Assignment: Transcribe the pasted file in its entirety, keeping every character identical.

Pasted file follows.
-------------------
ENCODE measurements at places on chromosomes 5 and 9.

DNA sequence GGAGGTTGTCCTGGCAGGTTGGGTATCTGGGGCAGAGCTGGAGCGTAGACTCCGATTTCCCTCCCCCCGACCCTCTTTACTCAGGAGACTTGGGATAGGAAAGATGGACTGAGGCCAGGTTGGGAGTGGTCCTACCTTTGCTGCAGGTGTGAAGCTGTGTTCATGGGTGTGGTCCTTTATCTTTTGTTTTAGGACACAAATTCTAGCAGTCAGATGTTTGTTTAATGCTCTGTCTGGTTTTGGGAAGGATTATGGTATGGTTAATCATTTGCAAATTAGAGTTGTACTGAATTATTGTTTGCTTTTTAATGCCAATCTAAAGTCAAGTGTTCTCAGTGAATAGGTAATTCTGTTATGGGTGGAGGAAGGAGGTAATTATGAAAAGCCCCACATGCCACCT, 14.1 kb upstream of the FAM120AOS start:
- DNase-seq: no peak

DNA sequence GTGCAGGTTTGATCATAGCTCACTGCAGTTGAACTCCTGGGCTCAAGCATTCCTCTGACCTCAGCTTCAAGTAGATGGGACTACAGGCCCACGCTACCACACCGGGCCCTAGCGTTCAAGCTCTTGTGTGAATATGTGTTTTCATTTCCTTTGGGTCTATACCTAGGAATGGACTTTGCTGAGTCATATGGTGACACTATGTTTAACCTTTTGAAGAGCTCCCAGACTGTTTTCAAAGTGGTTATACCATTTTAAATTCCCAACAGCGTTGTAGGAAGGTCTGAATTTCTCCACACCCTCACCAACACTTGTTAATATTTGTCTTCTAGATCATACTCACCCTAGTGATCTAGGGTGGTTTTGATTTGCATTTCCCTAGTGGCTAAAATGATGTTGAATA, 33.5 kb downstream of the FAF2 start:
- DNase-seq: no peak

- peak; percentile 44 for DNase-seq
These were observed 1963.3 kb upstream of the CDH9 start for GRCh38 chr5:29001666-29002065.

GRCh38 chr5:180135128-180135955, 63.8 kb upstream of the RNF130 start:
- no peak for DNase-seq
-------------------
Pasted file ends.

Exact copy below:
ENCODE measurements at places on chromosomes 5 and 9.

DNA sequence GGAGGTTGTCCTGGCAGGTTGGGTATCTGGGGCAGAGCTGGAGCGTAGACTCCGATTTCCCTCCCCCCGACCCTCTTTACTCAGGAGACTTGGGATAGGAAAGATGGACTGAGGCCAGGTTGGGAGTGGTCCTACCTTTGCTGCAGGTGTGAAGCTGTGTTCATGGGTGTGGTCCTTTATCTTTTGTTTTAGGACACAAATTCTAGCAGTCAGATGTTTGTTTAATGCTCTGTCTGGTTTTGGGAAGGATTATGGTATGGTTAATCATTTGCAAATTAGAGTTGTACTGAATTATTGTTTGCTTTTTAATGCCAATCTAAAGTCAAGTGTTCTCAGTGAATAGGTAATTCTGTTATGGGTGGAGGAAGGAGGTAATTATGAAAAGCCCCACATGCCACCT, 14.1 kb upstream of the FAM120AOS start:
- DNase-seq: no peak

DNA sequence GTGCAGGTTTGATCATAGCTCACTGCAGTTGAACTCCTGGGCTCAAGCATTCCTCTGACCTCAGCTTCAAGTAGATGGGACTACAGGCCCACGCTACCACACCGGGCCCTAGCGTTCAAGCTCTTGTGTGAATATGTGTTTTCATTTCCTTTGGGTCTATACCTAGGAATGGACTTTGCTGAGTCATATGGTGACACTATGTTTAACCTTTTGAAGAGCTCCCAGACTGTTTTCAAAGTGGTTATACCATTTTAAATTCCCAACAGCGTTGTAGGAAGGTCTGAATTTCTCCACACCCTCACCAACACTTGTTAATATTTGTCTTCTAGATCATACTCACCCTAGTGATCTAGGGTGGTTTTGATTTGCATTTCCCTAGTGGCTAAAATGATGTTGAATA, 33.5 kb downstream of the FAF2 start:
- DNase-seq: no peak

- peak; percentile 44 for DNase-seq
These were observed 1963.3 kb upstream of the CDH9 start for GRCh38 chr5:29001666-29002065.

GRCh38 chr5:180135128-180135955, 63.8 kb upstream of the RNF130 start:
- no peak for DNase-seq